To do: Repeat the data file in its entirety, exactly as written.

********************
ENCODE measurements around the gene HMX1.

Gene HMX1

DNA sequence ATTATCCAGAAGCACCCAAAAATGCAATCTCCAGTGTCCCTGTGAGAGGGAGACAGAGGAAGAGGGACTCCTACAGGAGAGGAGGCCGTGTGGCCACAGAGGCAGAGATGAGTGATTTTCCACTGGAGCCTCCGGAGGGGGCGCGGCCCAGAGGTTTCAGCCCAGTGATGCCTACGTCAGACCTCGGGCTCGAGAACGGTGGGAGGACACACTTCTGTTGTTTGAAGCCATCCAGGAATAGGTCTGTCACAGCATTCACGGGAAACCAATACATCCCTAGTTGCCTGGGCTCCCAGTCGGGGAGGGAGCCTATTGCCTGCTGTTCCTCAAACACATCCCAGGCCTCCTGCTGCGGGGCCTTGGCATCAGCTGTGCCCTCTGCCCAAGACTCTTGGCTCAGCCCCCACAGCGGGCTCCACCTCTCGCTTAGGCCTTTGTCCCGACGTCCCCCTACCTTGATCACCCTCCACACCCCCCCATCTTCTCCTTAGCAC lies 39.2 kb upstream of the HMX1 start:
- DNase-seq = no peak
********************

ENCODE measurements around the gene HMX1.

Gene HMX1

DNA sequence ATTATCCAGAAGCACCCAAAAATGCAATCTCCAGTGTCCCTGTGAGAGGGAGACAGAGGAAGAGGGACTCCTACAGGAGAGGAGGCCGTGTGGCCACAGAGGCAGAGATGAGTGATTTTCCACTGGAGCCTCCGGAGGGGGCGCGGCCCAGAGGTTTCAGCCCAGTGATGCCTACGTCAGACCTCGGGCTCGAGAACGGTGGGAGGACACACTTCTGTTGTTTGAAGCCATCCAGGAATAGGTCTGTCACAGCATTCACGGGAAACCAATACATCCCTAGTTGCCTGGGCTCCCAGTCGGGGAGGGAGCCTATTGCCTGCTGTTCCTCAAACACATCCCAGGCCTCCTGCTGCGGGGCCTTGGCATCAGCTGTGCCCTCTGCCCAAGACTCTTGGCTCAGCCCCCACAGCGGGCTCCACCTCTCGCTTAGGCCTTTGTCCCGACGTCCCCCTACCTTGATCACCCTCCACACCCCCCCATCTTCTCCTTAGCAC lies 39.2 kb upstream of the HMX1 start:
- DNase-seq = no peak